Fortnite has gained 350 million registered players, who in April collectively spent over 3.2 billion hours in the game. Pixabay

AWS has grown into a behemoth in itself, raking in $10 billion in sales in the first quarter this year, with a super annual run rate of more than $40 billion. The cloud computing service logged $10.2 billion in sales in the March quarter, up from $7.7 billion from the year-ago quarter – a growth rate of 33 per cent.

Also Read: Thousands of Australians Get Killed Each Year Due To Heat: Study

According to Amazon, AWS now spans 76 Availability Zones within 24 geographic regions, with announced plans for nine more Availability Zones and three more AWS Regions in Indonesia, Japan, and Spain. (IANS)

Next Story

Amazon Alexa Powered Mi Band 5 to Check Blood Oxygen Saturation

The band will come with NFC support feature in China

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Mi Band 5
A picture of Mi Band 4, prequal to the upcoming Mi Band 5. Wikimedia Commons

Xiaomi is reportedly working on next-generation fitness tracker Mi Band 5 with features like SpO2 detection that checks the blood oxygen saturation along with Amazon Alexa support.

The latest fitness band will also come with NFC support though the feature would be limited to China.

The fitness tracker is likely to feature 1.2-inch OLED display which is bigger than the one on the Mi Band 4 and is expected to come with a bigger battery.

According to Tizen Help, the Mi Band 5 will have a “Personal Activity Intelligence (PAI)”.
This feature will essentially show users how much activity is required to stay healthy and the band will make such suggestions based on the user’s heart rate data.

 Mi Band 5
The fitness tracker in Mi Band 5 is likely to feature 1.2-inch OLED display. Wikimedia Commons

Also Read: WhatsApp Beta to Add New QR Code Feature for Easy Contact Sharing

The band may also come with a Women menstrual cycle feature (the one available in Apple Watch). This will allow female users to keep a track on their menstrual cycle.

The smart band will be launched in China first and will be available in other countries later. (IANS)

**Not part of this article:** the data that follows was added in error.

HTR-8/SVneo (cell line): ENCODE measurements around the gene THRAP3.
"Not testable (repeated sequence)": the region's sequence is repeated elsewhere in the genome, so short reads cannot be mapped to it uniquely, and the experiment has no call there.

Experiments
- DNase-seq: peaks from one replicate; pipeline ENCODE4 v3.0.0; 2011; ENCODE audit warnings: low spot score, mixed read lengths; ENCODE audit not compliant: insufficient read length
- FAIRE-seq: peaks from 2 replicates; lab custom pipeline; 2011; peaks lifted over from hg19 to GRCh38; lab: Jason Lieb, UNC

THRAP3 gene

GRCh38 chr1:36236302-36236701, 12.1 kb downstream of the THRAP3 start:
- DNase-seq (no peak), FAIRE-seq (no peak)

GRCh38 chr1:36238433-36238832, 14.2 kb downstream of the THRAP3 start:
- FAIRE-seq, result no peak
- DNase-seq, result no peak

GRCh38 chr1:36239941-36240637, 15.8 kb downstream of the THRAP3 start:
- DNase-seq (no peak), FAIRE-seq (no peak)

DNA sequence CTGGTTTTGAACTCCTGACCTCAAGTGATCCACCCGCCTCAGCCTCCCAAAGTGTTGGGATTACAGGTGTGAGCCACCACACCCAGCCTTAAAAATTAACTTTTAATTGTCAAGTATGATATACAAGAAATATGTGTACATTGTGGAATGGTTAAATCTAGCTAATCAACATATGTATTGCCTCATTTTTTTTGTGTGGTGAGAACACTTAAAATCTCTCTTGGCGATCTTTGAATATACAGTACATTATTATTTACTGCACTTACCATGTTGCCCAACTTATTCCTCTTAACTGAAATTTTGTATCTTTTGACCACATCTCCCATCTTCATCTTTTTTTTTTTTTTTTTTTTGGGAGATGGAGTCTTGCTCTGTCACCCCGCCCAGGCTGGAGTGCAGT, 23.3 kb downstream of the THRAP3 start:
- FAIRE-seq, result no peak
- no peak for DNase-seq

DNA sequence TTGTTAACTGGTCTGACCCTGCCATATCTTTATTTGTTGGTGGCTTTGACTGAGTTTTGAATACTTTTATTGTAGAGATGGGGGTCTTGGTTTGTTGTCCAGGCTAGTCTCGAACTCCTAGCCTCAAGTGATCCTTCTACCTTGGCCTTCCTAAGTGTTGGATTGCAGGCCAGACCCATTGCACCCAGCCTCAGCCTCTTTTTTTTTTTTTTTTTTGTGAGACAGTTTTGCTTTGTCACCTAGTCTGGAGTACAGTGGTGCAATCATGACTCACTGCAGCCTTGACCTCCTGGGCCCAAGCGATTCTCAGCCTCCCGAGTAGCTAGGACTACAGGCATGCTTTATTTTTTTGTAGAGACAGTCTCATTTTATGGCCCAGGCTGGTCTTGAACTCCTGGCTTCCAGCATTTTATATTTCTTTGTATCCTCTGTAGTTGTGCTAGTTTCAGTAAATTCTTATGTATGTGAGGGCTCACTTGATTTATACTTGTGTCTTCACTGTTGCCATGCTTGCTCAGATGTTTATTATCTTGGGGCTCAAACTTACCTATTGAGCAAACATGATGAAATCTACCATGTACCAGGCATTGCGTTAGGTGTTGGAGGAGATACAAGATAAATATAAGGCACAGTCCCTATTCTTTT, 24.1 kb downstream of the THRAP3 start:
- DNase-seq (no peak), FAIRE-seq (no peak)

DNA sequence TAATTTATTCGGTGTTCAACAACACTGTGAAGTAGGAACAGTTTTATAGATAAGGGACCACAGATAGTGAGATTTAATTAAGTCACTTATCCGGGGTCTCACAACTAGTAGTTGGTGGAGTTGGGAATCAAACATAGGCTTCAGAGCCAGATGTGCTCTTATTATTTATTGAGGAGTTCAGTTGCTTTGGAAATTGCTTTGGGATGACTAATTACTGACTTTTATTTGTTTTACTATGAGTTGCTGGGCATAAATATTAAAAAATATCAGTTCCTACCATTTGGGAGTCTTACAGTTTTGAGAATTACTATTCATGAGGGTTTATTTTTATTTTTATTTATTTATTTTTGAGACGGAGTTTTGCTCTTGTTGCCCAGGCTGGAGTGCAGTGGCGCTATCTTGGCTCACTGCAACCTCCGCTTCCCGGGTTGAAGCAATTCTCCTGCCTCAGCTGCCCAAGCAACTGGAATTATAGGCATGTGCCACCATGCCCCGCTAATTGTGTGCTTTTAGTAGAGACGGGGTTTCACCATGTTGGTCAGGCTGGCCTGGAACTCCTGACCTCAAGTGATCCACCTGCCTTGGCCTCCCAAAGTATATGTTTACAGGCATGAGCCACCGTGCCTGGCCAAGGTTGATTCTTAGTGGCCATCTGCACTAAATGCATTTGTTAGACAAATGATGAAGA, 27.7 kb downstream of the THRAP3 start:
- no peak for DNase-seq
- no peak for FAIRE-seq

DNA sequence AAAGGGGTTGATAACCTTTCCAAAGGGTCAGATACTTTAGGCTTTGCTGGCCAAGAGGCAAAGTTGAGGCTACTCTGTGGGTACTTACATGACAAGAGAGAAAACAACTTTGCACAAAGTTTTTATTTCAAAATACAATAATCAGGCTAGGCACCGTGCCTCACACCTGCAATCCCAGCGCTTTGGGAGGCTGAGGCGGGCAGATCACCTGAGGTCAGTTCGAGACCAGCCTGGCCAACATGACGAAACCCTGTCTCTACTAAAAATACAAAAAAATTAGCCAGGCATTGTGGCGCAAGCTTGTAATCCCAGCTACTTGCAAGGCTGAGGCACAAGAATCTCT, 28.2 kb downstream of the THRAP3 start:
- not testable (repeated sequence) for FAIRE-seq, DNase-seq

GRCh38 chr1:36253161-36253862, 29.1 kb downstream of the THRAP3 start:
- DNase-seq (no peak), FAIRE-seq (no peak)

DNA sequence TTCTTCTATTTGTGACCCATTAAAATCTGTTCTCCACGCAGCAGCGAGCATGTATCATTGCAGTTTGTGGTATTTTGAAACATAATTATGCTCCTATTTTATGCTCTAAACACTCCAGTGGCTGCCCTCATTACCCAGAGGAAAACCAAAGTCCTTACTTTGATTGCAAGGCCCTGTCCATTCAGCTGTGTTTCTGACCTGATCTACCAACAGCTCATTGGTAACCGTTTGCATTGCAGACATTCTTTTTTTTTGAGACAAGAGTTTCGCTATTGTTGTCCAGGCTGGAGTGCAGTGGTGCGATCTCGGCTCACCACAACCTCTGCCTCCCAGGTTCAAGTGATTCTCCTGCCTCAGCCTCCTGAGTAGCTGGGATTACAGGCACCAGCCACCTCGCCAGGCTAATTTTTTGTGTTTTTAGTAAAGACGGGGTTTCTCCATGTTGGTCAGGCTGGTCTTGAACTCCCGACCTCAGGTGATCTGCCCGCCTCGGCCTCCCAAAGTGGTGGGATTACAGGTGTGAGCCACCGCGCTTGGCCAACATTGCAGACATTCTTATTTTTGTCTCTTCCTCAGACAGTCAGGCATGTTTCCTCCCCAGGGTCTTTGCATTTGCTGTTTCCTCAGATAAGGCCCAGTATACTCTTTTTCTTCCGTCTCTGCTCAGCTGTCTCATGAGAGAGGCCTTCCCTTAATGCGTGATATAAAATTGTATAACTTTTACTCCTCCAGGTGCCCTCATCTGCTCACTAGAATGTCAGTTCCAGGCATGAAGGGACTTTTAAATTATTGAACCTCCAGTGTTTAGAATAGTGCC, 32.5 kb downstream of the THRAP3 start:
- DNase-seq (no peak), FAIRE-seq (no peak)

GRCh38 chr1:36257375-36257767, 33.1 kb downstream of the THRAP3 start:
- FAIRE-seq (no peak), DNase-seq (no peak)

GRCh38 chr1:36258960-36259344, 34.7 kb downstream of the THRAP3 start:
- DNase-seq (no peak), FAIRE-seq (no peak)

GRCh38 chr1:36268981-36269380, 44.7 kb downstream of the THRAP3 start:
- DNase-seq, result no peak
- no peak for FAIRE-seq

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Understand Your Kids’ Perspective to Make Them Exercise

Parents need to put themselves in children's shoes to make their kids take time off the screen and exercise

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little kid
Being strict parents will not help, you need to understand your kid's perspective. Pixabay

Strict parenting may not always yield the best results, especially when it comes to making your kids take time off the screen and do some exercise, suggests new research Lifestyle news.

Rather, parents who know a child’s preferences and participate in the activities become more successful in keeping him/her motivated to do exercise, showed the findings published in International Journal of Environmental Research and Public Health.

Parental control, meaning varying degrees of coercion and disregarding the child’s role in exercise-related decision-making, was perceived as undesirable and reduced enthusiasm for exercise.

“For example, strong, public and overt encouragement in tournaments and games was perceived in some cases as embarrassing and even shameful,” explained postdoctoral researcher Arto Laukkanen from University of Jyvaskyla in Finland.

kids team
“For example, strong, public and overt encouragement in tournaments and games was perceived in some cases as embarrassing and even shameful,” explained postdoctoral researcher Arto Laukkanen. Pixabay

“In addition, underestimating and ignoring the temporary cessation of exercise motivation, for example, was perceived as controlling and reducing enthusiasm for exercise.”

The study involved interviews with 79 first-, second-, and third-grade students.

The researchers found that children aged 7 to 10 years had a clear distinction between parenting that increases and reduces exercise motivation.

A very typical unpleasant exercise experience for children was related to limiting screen time and the associated command that the child should go out to exercise.

baby-girl-kid
Parents want to limit the screen time of their kids and want them to exercise. Pixabay

Read More: India Extends Lockdown Till May End

“This is very contradictory, as parents try to take care of the children’s screen time and adequate level of exercise, but at the same time they may be contributing to alienation from exercise,” Laukkanen said.

“Perhaps exercise should not be set in opposition to screen time, but one should strive to organize independent space for both of them in everyday life.”

However, the researchers said that further research on this topic was urgently needed from the perspectives of both children and parents. (IANS)